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NY governor proposes tax on pop

Wednesday, December 17, 2008 Posted by Peter Janiszewski, PhD

According to yesterday’s news, the Governor of New York has proposed an 18% tax on non-diet drinks and drinks containing less than 70% real fruit juice. The tax, coined rather inappropriately, the “obesity tax”, will mean that while a diet coke costs $1.00, a regular coke of the same size may cost up to $1.18. Exempt from the tax would be milk, fruit juice, diet soda, and water.

The naive prediction is that this tax will reduce consumption of high-calorie drinks by about 5% and help to reduce New York’s obesity levels. The more prominent reason behind the tax is likely to raise over $400 million in the following year and thus help reduce the state’s $15 billion deficit.

This proposal is interesting given that the American Medical Association has previously refused a similar proposal on a federal level.

As Travis and I repeatedly mention, overly-simplistic “solutions” to the obesity epidemic are likely to be totally useless. Increasing the cost of pop by a few cents is not going to lead to substantial reductions in the prevalence of a condition which is influenced by a plethora of factors. Will we ever learn to stop reducing the obesity problem down to pop, a new hormone (remember leptin circa 1990’s), McDonalds, TV, etc.?

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2 Response to "NY governor proposes tax on pop"

  1. Yoni Freedhoff Said,

    I wouldn't bash fat taxes that hard.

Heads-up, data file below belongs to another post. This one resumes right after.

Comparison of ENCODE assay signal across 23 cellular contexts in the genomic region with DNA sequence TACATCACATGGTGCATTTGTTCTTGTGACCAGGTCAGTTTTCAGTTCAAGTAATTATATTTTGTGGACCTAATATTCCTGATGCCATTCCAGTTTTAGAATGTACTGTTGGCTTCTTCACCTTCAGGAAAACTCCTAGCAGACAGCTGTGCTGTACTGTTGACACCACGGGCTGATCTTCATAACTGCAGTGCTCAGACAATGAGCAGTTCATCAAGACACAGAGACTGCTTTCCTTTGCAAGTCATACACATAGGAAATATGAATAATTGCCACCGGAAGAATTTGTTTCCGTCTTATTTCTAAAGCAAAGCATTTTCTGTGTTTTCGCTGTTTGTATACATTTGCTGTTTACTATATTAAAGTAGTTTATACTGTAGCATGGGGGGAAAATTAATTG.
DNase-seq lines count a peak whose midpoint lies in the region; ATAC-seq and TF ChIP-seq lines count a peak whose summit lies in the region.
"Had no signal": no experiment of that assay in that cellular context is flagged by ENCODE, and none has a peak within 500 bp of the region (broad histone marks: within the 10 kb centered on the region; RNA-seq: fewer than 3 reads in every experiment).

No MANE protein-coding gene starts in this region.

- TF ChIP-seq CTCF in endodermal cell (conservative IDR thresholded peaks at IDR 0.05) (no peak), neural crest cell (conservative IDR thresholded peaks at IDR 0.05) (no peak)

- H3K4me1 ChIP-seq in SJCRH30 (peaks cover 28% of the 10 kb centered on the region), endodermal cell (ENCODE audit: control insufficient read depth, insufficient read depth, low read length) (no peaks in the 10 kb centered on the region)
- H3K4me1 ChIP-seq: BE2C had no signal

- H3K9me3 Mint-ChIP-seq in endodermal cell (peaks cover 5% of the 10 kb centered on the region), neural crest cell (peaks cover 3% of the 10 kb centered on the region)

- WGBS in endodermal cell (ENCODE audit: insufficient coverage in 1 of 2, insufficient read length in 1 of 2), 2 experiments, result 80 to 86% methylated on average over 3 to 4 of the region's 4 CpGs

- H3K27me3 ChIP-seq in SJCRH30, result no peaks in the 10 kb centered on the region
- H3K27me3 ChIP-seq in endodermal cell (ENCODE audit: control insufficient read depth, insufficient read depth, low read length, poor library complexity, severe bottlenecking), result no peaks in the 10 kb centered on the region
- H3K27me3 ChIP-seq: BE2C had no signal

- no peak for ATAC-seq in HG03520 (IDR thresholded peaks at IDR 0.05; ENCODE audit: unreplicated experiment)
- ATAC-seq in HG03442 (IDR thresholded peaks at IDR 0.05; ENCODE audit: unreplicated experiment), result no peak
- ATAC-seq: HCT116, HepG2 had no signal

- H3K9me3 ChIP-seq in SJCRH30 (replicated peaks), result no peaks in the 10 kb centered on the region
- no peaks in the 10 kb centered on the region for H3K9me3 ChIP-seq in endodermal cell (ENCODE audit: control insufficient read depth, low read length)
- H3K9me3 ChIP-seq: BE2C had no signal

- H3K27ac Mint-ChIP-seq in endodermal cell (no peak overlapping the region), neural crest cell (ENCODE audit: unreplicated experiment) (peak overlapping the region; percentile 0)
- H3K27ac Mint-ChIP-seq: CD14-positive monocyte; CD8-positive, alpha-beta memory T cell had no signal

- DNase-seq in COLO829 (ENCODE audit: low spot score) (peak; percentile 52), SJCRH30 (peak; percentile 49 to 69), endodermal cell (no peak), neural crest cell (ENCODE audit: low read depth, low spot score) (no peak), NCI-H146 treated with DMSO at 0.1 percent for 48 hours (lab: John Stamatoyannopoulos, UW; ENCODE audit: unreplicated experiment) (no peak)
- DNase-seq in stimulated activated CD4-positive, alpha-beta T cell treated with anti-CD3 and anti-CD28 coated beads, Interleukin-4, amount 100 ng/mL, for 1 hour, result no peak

While I'm actually not supportive of fat taxes, the case that's usually made is that the taxes may be useful dependent on what's done with the money.

    Were that annual $400 million used to say subsidize lower calorie foods, pay the salaries of the restaurant calorie inspectors, fund evidence-based obesity clinics, create useful public health campaigns, who knows, perhaps it could in fact do some good.

    Posted on December 17, 2008 at 2:14 PM

  2. Peter Janiszewski, PhD (Cand.), MSc Said,

    Thanks for the comment Yoni - and congrats on the number 1 Canadian health blog of 2008!

    You're absolutely right - it would be wonderful if the collected tax money from all the non-diet pop drinkers was used to fund the causes you mention. Maybe, there might even be some given up in research grants in the obesity area - or even better - graduate scholarships:)

    Unfortunately, I highly doubt these funds will be allocated in such a manner. While I don't know the full details of the story - most of the quotes I've read from the NY gov. seem to suggest the funds will be used only to pay off the deficit.


    Posted on December 17, 2008 at 4:52 PM


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We are PhD students in the School of Kinesiology and Health Studies at Queen's University in Kingston, Ontario. Our research focuses on the relationships between obesity, physical activity, and health risk. This blog is our attempt to consider the many "cures" for obesity that we read about on a daily basis. Enjoy.


The opinions expressed here belong only to Peter and Travis and do not reflect the views of any organization. Any medical discussion on this page is intended to be of a general nature only. This page is not designed to give specific medical advice. If you have a medical problem you should consult your own physician for advice specific to your own situation.

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